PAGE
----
From the shelf

The Demonic Divine

Jul 07, 2017 |

The Demonic Divine

Just as Dante journeyed through hell and purgatory before reaching paradise, followers of the sacred traditions of the Himalayas find the path to enlightenment through transforming the dark side of the mind and gaining inner freedom from destructive emotions. These violent paintings are meant to aid us in our journey to understand the nature of the heart, and beyond that to the hard work of change. As such, they are metaphors for compassion—a compassion neither passive nor gentle— but an affirmative, active, and courageous force.

What is it about sacred art that makes it sacred? It is not just that it draws its images and ideas from one or another of the world’s religions. Truly sacred art awakens in the mind a direct experience deeper than our ordinary selves and the material world. The sun may at times be hidden from us behind the clouds, but that makes no difference to the sun itself. Its own brilliance can never be obscured. Likewise, primordial wisdom and compassion are always present within every sentient being, even when hidden by clouds of hatred, obsession, pride, jealousy, and, first and foremost, ignorance.

Although it might at first seem a nihilistic view of the world, this is far from being the case. Emptiness does not imply nothingness. Rather, it refers to the infinite potential for phenomena to appear in a vast network of interdependent processes—which would be impossible if everything consisted of inert, immutable, self-contained entities. In such a context, how can we understand the so-called wrathful deities, the focus of so many contemplative practices in Tibetan Buddhism? In essence, their awesome appearance expresses the invincible power of compassion.

This becomes clear when we examine some examples of the symbolism associated with wrathful deities. Their hair bristles upward in a blazing mane out of overwhelming compassion for the intense suffering of beings caught up in delusion. If they have only one head, it symbolizes the absolute truth, while if they have three heads, these represent the three dimensions of Buddhahood (trikaya), as well as the transformation of the three main mental poisons—desire, anger, and ignorance.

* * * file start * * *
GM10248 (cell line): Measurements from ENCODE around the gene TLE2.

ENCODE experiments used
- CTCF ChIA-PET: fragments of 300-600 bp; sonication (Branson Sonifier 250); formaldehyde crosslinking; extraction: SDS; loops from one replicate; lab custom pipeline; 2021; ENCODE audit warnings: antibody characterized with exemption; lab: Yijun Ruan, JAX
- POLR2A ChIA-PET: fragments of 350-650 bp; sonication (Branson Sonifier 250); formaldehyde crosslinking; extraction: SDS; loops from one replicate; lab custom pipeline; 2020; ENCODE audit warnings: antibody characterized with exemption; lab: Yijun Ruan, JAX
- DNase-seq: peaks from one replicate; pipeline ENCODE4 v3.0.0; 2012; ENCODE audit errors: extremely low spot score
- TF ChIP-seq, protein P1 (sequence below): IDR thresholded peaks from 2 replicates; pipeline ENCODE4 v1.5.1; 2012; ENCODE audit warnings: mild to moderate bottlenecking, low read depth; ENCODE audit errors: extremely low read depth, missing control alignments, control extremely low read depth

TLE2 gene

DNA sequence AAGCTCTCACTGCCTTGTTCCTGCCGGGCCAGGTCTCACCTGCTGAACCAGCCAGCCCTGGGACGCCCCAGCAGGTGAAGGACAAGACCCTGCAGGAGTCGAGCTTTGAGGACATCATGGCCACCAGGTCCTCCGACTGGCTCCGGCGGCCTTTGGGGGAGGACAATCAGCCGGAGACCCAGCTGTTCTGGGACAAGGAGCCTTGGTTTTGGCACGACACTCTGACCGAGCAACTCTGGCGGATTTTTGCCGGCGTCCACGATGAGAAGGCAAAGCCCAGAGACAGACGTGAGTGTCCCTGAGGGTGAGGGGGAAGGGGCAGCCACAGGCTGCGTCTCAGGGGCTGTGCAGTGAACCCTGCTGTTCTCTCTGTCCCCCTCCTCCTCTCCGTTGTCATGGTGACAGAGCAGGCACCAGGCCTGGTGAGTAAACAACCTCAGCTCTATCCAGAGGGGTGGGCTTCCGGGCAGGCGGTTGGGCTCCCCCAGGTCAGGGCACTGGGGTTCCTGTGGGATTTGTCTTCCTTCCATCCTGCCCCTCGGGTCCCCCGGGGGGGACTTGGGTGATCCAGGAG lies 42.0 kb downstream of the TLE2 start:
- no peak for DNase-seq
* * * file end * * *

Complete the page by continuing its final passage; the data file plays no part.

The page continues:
These deities are not seen as having material, tangible bodies of flesh, blood, and bone, but bodies of light, vivid and translucent like a rainbow, and totally immaterial, like the reflection of the moon in water. They are not just lifeless images, but full of wisdom and love and the power to help beings. Many meditational deities have both peaceful and wrathful forms. The process of transition from peaceful to wrathful is called “peacefulness transfigured into wrathfulness”.

Ordinary beauty is certainly a source of joy, but spiritual beauty has a unique value, because it inspires in us the conviction that enlightenment both exists and can be attained. It is this beauty that sacred art seeks to express, be it Buddhist, Christian, Hindu, or Islamic, and whether its mode of expression is music, dance, painting, or simple contemplation. Sacred art is not just a representation of symbols and ideas. It is a direct experience of inner peace, free from attachment to the illusory solidity of the ego and the phenomenal world.

This is not a Book Review; this is just an effort to conveying information to the readers on rare and valuable books on art and architecture. This column aims to give a helicopter view on such books and thus presents the excerpts and illustrations either from the preface, introduction, jacket or main contents of the book from the shelf. This book was kindly provided by Mandala Book Point, Kantipath, Kathmandu (Tel. 4227711).

Related Articles

Spaces Highlight July 2014
Vol 10 No. 07

Wet n Wild Bardia

Risk Reduction and Preparedness in Nepal

are heard History is seen